Research has shown that stereotypes and prejudice in the workplace are contributing factors of why disparities in income and treatment exist in the workplace, leading to overall gender inequality in this area. This paper will evaluate this phenomenon from the psychological perspective and will view the topic in regards to the theories of prejudice, discrimination, ingroup/outgroup bias, group interaction, theory of the self, and social identity theory, among others. These theories will be discussed because they are relevant in explaining the roots of inequality and the socialization that causes men to be in a certain role and women in another. Additionally, the consequences of disparities in the workplace will be presented in order to understand what may result from experienced inequality. This issue is significant because it is important to recognize issues such as these in order to enhance equality in the workplace and make further progress to enhance the inclusion of women in society on the whole. Furthermore, it is relevant to know how this inequality affects the sense of self of the parties involved so that strategies can be given to both men and women to make this inequality less prevalent in the future.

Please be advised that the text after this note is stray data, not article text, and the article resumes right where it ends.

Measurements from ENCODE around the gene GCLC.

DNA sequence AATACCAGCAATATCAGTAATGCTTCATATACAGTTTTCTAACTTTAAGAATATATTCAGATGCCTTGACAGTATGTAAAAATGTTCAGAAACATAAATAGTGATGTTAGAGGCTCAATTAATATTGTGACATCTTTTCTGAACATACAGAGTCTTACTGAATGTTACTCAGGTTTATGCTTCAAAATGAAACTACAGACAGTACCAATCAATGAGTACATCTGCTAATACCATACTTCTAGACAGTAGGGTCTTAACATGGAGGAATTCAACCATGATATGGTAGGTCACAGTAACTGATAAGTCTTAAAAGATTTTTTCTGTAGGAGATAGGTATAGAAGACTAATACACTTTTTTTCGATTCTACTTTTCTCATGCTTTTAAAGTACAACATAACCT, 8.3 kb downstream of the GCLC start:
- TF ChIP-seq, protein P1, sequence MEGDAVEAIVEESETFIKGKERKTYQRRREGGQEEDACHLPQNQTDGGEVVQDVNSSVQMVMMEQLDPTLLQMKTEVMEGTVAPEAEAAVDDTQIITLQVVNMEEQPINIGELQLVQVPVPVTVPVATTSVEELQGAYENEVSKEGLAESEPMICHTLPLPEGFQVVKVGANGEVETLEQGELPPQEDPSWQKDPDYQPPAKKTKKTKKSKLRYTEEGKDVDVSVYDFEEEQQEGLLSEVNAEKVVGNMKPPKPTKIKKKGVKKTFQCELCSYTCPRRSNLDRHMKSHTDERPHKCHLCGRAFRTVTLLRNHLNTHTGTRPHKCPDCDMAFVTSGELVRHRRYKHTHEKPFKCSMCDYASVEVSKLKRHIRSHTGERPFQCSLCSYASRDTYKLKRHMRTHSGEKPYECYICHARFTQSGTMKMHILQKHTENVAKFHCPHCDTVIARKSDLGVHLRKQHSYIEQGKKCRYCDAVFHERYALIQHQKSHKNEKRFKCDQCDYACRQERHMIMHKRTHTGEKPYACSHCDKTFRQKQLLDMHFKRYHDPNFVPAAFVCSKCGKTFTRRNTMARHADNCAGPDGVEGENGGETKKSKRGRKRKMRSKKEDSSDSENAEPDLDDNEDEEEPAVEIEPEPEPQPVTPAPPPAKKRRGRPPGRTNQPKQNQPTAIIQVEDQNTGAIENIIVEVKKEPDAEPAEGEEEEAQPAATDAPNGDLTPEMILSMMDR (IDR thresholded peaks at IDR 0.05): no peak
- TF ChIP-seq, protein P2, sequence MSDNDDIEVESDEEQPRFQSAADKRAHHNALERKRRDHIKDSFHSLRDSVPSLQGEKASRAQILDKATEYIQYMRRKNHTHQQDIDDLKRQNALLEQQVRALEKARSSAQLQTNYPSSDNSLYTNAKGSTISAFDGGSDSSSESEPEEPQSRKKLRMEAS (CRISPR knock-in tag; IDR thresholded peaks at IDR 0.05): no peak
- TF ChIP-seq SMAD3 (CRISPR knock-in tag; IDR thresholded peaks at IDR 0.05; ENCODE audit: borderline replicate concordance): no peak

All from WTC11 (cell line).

In their article, “Workplace Gender Bias: Not Just Between Strangers”, authors Nadler and Stockdale discuss the forms of gender bias that still exist in the workplace for women who have jobs in male-dominated fields. They suggest that “gender role stereotypes” and “subtle forms of gender bias” give women a harder time in these fields and may result in “reduced pay, harsher…standards in performance evaluation, and a reduced likelihood to advance” (282-84). Women that do not conform to societal expected gender roles experience discrimination in the workplace and women who violate prescriptive stereotypes, or the societal beliefs of what women should and shouldn’t do, can experience negative evaluation, which is known as the role congruity theory, named so by Eagly and Karau (286). Furthermore, these women can not only experience negative evaluation compared to men; they may also experience hostile sexism for violating “traditional roles”, according to Glicke and Fiske (286). Additionally, the authors state that women in top positions have the consequence of being disliked by those around them, including both men and women, even when the men and women are equally able to perform the given job (287). Lastly, sexual harassment may result when men wish to seek “retribution against women who threaten their power and privilege in the workplace” (288).
Gutek et al. penned an article concerning employment discrimination in organizations and the consequences of this on an individual, group, and organizational level. The authors give a definition of discrimination as “differential treatment based on membership in a social grouping” (795). Stereotypes are defined as “beliefs about particular social groups” and prejudice...